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LGBT Discrimination Lawyer

Unfortunately, discrimination in a workplace setting can begin as soon as the recruitment process starts, once you are in a role or even whilst seeking a promotion. If you believe you have been discriminated against because of your sexual orientation, you may be able to seek compensation under a sexual orientation discrimination claim. 

 Under the Equality Act 2010, it is against the law for an employer to discriminate against an employee because of their personal sexual preference. 


Both genders are covered under sexual orientation legislation and it is equally illegal against men and women. The law is there to protect everyone including lesbian, gay men, straight men, or bisexual people. Sexual orientation is legally defined as three different categories, they are: 


Heterosexual – an orientation towards people of the opposite sex 

Gay men and lesbian women – an orientation towards people of the same sex 

Bisexual – an orientation towards people of the same sex and the opposite sex 

Should you wish to pursue a sex discrimination claim you must have experienced one of four circumstances to be eligible for compensation.

Direct sex discrimination is when someone whether male or female is treated differently and not as well as someone else simply because of their sexuality. This form of discrimination can be broken down further into three categories. You may have been treated less favourably because of your sexual orientation, your perceived sexual orientation, or because of the sexual orientation of someone you associate with. 

Indirect sex discrimination occurs when general workplace practices are applied to staff but such procedures cause a disadvantage to particular sexuality. A common example of this would be an organisation offering paternity or maternity leave to heterosexual couples but not extending this to same-sex couples.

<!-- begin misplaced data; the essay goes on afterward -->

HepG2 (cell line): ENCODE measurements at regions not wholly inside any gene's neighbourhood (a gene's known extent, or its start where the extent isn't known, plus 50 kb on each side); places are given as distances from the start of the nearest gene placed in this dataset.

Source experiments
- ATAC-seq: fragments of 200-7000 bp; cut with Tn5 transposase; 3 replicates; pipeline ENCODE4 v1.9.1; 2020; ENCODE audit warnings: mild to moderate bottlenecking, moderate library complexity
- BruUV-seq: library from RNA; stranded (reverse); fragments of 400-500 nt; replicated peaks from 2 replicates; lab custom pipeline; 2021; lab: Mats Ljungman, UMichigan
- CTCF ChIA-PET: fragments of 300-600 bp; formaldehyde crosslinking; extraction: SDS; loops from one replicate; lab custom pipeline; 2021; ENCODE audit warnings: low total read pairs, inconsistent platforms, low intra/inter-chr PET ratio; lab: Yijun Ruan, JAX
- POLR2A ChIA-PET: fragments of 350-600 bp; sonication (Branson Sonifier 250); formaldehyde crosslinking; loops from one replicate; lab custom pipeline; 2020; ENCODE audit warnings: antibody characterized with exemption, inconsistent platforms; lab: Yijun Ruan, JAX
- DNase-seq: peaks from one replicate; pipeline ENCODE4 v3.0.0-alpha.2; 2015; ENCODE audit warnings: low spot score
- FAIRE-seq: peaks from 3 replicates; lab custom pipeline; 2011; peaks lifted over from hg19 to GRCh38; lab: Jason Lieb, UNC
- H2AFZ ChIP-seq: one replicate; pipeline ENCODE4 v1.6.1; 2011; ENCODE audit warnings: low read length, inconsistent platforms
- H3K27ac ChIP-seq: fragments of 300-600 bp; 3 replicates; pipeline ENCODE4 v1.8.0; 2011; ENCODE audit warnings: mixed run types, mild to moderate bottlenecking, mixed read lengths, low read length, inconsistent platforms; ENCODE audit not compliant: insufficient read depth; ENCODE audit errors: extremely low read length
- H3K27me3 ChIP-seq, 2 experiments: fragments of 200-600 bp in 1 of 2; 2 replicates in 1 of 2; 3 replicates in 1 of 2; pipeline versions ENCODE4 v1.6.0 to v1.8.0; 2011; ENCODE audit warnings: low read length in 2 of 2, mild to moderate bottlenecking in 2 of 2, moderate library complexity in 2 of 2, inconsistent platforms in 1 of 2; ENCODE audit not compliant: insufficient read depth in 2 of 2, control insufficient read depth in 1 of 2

If you believe as an employee or role candidate that you have experienced indirect discrimination you must be able to highlight how you have personally been disadvantaged as a result of this company practice.

Harassment in sexual cases comes in the form of unwanted behaviour because of your sexual preference. Harassment comes in several forms such as being deliberately humiliated or intimidated. 

  Employees are often completely unaware of their rights under discrimination law and therefore don’t know what to do or who to turn to if they’re being discriminated against. 


If you suspect you are being discriminated against solely because of your sexuality, you must take the proper steps to ensure a satisfactory outcome when seeking compensation. 

The first thing you should do is notify your line manager in writing via email or a written letter, outlining your concerns. You should also talk to your workplace HR team who should be able to offer appropriate advice. Collate evidence especially written copies of emails to help strengthen your case and keep a diary of key events and times any incidents or unwanted behaviors take place.  

If the above processes have not helped your situation, lodge a formal grievance and ask your HR team how to do this properly as per your company’s policy. All employers must have a grievance procedure and if this doesn’t resolve your issue you may need to pursue remuneration through a tribunal. 

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